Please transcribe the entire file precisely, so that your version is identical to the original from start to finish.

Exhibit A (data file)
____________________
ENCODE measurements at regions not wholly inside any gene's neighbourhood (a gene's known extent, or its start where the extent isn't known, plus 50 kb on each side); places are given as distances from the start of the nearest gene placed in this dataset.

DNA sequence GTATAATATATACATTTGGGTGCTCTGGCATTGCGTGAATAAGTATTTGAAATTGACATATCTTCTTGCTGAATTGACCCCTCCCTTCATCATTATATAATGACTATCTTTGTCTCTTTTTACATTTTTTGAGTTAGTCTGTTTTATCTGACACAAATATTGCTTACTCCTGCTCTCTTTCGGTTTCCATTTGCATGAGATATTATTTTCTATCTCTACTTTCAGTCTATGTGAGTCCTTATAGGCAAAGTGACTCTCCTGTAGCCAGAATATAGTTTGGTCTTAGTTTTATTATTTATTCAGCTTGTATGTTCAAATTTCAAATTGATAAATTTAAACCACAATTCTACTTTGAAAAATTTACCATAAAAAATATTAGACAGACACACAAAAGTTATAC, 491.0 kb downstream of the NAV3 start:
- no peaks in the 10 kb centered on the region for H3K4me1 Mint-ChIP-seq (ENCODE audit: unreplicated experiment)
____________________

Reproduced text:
ENCODE measurements at regions not wholly inside any gene's neighbourhood (a gene's known extent, or its start where the extent isn't known, plus 50 kb on each side); places are given as distances from the start of the nearest gene placed in this dataset.

DNA sequence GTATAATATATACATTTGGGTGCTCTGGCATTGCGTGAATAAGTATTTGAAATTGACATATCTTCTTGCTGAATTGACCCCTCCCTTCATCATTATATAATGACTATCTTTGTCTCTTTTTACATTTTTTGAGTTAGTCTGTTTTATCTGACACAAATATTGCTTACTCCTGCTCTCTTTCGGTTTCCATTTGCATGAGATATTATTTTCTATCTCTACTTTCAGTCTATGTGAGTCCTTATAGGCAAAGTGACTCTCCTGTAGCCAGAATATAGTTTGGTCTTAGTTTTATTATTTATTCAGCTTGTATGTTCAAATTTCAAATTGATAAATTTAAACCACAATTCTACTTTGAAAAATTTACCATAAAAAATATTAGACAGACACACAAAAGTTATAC, 491.0 kb downstream of the NAV3 start:
- no peaks in the 10 kb centered on the region for H3K4me1 Mint-ChIP-seq (ENCODE audit: unreplicated experiment)